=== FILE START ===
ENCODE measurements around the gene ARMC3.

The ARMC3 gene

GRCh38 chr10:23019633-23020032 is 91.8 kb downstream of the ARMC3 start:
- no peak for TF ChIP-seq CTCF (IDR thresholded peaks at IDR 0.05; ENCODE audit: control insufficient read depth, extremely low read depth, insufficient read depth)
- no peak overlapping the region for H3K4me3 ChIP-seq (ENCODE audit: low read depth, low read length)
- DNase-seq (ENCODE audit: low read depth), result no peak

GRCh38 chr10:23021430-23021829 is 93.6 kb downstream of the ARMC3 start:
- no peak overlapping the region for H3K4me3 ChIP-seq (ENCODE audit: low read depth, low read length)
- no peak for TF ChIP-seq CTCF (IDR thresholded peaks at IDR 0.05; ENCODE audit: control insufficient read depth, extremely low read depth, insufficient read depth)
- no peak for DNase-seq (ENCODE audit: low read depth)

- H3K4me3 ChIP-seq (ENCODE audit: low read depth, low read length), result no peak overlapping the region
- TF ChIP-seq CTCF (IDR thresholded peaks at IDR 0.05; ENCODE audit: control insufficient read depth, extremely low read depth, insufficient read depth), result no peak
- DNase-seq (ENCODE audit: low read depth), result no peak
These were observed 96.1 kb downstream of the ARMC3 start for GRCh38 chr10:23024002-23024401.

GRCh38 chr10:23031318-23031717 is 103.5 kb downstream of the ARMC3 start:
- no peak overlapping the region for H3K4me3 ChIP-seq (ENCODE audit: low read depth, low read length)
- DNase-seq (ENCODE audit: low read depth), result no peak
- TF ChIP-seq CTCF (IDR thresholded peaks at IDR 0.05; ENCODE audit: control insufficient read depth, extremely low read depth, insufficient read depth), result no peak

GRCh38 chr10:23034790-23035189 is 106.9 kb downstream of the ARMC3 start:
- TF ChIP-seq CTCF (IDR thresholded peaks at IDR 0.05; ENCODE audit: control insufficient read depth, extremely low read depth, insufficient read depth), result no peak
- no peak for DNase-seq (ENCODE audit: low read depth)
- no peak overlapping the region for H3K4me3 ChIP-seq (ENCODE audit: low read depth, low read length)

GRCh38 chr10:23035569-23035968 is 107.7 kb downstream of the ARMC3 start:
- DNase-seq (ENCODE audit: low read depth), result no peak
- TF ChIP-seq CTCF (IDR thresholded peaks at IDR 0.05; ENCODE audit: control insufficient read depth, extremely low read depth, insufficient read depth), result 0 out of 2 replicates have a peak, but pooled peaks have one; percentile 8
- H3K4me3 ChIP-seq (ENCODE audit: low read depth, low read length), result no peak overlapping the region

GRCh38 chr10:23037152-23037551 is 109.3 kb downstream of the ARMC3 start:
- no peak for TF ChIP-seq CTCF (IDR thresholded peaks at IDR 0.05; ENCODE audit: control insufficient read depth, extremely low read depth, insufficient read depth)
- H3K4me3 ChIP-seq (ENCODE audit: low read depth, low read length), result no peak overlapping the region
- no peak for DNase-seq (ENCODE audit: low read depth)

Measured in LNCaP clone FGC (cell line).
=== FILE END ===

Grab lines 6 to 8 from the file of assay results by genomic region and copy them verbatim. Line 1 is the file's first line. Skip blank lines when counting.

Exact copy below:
- DNase-seq (ENCODE audit: low read depth), result no peak

GRCh38 chr10:23021430-23021829 is 93.6 kb downstream of the ARMC3 start:
- no peak overlapping the region for H3K4me3 ChIP-seq (ENCODE audit: low read depth, low read length)